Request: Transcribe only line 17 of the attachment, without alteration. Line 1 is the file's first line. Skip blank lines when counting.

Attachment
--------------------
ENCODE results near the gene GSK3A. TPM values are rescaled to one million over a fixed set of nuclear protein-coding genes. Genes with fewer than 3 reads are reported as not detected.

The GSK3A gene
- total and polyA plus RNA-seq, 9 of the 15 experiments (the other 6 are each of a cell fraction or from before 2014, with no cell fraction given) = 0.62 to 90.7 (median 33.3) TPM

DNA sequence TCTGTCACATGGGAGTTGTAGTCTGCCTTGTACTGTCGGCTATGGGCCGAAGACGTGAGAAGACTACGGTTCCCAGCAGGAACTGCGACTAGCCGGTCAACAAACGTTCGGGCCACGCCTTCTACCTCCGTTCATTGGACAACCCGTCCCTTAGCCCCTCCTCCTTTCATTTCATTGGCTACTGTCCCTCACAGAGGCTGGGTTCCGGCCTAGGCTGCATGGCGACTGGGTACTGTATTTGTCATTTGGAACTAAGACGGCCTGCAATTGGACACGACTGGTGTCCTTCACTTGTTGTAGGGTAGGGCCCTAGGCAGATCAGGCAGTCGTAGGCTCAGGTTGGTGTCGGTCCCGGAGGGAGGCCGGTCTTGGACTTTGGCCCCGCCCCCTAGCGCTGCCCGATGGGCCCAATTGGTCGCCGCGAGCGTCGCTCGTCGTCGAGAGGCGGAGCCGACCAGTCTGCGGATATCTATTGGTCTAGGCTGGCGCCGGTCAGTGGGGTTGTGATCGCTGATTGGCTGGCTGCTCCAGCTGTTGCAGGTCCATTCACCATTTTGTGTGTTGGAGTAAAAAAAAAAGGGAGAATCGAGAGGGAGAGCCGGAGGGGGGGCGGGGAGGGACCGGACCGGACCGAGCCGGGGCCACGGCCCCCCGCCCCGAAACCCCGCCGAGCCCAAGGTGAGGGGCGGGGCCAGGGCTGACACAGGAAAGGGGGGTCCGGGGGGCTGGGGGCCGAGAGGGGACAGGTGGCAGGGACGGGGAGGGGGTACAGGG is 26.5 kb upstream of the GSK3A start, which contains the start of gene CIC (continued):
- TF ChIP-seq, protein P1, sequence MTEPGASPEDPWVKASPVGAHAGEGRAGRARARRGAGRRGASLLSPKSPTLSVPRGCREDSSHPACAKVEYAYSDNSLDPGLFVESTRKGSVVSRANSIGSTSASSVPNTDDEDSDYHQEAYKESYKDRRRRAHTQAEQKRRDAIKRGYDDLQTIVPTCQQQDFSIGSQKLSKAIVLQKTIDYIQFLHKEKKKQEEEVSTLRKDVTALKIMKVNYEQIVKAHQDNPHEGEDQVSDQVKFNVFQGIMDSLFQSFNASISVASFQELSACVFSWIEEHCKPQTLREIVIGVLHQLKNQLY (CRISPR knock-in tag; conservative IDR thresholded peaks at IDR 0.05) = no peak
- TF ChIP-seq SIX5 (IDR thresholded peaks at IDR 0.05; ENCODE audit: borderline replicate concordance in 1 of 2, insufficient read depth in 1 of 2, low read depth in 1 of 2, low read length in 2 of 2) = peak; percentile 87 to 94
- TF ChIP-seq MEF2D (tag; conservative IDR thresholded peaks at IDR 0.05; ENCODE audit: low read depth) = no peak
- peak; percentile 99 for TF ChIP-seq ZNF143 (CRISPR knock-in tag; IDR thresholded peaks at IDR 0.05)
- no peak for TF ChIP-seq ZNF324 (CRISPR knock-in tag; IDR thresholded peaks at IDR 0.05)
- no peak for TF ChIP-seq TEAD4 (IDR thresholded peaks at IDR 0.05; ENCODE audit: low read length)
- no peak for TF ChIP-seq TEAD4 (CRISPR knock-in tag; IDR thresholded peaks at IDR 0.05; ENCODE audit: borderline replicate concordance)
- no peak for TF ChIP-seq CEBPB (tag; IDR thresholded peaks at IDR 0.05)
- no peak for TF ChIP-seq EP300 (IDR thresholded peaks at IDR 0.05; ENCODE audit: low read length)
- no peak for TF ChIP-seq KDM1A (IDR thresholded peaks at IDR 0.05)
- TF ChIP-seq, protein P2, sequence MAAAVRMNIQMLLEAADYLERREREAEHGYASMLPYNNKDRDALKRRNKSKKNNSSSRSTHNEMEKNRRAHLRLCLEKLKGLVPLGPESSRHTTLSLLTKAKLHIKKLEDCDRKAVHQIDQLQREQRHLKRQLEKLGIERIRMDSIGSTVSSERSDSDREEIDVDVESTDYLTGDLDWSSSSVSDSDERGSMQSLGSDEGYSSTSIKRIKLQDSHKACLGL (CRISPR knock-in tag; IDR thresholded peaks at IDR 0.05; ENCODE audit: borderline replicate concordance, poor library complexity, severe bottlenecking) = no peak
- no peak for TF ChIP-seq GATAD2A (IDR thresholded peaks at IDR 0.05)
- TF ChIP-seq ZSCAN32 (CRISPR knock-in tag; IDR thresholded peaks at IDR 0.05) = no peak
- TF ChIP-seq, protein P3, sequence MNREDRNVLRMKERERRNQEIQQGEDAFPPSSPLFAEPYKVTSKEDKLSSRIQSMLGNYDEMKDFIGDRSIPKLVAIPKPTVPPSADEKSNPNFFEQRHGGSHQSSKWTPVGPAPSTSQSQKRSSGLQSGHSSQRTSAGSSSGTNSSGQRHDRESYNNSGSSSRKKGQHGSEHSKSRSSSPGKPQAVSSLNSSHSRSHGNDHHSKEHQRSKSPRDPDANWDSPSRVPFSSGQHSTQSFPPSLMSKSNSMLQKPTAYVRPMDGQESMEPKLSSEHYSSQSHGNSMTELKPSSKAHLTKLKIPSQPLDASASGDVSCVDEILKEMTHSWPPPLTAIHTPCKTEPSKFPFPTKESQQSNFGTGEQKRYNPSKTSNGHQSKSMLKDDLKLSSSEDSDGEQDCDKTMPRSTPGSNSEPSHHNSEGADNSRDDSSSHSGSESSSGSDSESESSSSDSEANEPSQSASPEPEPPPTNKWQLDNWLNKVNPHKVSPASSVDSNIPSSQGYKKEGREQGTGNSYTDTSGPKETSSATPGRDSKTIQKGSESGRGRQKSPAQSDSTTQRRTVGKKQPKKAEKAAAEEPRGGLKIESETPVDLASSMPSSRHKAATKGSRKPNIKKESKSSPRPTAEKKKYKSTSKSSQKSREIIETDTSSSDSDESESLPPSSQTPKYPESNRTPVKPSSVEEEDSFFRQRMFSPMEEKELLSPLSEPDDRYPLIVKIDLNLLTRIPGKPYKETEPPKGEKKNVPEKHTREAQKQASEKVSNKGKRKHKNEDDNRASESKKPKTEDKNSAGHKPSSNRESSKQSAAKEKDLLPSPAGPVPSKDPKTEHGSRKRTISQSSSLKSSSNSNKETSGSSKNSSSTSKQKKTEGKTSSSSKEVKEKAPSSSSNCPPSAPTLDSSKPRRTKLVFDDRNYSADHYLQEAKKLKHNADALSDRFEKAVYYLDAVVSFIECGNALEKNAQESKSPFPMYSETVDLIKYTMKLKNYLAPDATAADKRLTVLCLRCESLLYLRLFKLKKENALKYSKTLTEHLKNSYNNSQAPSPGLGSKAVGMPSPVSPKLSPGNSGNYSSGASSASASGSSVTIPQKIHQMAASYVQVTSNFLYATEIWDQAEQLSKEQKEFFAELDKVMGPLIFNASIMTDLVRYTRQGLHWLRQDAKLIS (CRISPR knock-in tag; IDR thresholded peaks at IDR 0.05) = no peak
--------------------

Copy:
- TF ChIP-seq ZSCAN32 (CRISPR knock-in tag; IDR thresholded peaks at IDR 0.05) = no peak